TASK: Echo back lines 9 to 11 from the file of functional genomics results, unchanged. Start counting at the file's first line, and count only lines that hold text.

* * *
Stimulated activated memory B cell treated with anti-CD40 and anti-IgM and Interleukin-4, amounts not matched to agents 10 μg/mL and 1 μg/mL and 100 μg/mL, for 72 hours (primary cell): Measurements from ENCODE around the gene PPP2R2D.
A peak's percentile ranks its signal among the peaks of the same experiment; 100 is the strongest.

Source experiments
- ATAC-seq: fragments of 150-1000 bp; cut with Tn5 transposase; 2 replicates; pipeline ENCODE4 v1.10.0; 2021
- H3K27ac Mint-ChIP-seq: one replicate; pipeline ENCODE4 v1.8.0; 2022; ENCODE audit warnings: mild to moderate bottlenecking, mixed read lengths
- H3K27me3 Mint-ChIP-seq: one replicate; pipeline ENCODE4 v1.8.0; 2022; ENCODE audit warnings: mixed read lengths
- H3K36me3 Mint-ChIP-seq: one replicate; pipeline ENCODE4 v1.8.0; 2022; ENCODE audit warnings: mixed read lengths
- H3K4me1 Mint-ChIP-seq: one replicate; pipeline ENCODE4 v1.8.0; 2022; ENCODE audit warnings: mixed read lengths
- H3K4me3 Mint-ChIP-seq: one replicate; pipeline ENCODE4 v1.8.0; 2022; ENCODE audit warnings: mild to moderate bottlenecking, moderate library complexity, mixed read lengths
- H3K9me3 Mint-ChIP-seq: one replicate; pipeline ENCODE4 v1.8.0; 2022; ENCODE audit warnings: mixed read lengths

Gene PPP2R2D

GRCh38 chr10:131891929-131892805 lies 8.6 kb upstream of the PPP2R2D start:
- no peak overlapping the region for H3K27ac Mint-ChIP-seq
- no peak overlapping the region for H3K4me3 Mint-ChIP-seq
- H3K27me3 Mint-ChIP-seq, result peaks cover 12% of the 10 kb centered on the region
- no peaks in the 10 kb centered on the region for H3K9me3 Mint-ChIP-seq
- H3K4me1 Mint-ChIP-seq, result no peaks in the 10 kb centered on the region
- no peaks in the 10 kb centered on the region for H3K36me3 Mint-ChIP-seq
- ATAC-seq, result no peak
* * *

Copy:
- H3K4me3 Mint-ChIP-seq: one replicate; pipeline ENCODE4 v1.8.0; 2022; ENCODE audit warnings: mild to moderate bottlenecking, moderate library complexity, mixed read lengths
- H3K9me3 Mint-ChIP-seq: one replicate; pipeline ENCODE4 v1.8.0; 2022; ENCODE audit warnings: mixed read lengths

Gene PPP2R2D